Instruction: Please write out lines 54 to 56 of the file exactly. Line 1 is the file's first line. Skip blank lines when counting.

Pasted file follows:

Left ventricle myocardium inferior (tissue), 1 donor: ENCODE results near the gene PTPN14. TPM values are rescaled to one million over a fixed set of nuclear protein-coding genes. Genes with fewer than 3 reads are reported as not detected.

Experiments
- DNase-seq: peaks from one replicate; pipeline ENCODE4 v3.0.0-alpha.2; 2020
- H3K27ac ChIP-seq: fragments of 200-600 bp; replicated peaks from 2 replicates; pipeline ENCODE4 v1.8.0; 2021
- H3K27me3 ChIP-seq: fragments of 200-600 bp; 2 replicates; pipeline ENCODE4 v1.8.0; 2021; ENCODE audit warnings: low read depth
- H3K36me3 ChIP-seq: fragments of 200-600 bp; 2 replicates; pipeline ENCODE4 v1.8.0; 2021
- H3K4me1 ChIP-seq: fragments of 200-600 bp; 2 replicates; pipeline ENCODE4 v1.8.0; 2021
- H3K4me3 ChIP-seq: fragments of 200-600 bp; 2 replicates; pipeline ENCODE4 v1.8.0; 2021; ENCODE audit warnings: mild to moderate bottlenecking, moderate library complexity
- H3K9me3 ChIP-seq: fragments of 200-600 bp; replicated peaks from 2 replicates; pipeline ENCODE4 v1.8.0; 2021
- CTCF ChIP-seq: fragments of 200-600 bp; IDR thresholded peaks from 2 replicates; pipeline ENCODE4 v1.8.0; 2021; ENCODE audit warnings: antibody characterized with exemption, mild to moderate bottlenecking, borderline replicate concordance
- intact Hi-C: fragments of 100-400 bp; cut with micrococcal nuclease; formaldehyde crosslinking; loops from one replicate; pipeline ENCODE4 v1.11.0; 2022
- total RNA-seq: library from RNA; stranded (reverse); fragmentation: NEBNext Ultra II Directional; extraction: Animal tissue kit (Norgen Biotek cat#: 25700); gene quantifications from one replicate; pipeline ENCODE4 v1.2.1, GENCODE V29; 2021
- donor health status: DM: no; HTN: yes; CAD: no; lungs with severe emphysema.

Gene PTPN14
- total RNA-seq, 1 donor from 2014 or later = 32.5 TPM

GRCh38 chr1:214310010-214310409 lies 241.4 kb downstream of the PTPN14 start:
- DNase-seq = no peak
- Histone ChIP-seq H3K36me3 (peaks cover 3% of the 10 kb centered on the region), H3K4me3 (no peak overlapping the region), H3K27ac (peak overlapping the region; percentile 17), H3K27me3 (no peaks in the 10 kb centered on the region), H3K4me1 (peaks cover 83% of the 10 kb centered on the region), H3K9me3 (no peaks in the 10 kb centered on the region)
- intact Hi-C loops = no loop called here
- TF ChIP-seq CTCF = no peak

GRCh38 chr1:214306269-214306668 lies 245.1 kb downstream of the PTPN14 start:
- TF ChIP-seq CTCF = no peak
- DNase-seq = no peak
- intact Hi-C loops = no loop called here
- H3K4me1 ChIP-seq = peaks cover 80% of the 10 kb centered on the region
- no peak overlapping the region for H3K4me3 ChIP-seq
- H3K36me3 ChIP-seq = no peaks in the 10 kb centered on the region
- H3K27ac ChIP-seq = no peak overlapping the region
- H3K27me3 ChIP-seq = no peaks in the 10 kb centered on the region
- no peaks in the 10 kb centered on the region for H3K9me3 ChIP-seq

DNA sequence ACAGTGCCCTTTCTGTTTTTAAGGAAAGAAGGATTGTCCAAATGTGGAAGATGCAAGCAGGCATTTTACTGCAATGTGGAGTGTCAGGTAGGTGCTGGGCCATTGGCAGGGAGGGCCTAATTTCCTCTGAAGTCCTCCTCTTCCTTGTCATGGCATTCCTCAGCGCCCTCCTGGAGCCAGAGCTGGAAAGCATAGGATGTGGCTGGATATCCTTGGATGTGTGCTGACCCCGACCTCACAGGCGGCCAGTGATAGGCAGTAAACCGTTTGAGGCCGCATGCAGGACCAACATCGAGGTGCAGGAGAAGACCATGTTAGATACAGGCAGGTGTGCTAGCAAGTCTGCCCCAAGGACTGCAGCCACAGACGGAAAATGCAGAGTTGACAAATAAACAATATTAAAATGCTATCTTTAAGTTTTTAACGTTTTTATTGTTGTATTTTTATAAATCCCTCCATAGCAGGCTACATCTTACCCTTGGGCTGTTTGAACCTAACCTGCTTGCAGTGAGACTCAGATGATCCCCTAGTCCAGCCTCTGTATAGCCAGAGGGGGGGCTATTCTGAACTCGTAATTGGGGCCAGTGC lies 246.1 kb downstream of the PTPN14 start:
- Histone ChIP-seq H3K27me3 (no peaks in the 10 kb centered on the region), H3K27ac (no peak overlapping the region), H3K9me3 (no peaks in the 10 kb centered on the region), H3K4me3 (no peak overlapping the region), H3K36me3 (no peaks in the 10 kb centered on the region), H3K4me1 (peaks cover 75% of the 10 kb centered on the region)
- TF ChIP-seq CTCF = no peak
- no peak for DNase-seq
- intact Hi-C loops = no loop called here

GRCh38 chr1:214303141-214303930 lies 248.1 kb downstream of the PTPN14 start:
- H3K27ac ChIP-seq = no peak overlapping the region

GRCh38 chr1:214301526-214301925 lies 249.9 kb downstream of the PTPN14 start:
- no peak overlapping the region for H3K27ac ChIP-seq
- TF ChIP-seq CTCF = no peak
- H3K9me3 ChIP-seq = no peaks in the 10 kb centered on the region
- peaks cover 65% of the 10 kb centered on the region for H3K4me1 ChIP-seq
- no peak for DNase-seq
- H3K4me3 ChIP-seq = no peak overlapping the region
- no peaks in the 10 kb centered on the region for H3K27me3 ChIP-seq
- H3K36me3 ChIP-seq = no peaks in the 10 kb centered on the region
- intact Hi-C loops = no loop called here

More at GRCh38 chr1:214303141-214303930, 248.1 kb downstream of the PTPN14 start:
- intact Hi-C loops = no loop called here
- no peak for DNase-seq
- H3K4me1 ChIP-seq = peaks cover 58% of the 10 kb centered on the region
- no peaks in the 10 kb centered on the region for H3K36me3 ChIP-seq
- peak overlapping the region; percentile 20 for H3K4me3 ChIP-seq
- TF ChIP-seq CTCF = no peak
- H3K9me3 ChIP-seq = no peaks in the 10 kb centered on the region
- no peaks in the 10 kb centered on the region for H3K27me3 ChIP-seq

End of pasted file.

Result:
- TF ChIP-seq CTCF = no peak
- H3K9me3 ChIP-seq = no peaks in the 10 kb centered on the region
- no peaks in the 10 kb centered on the region for H3K27me3 ChIP-seq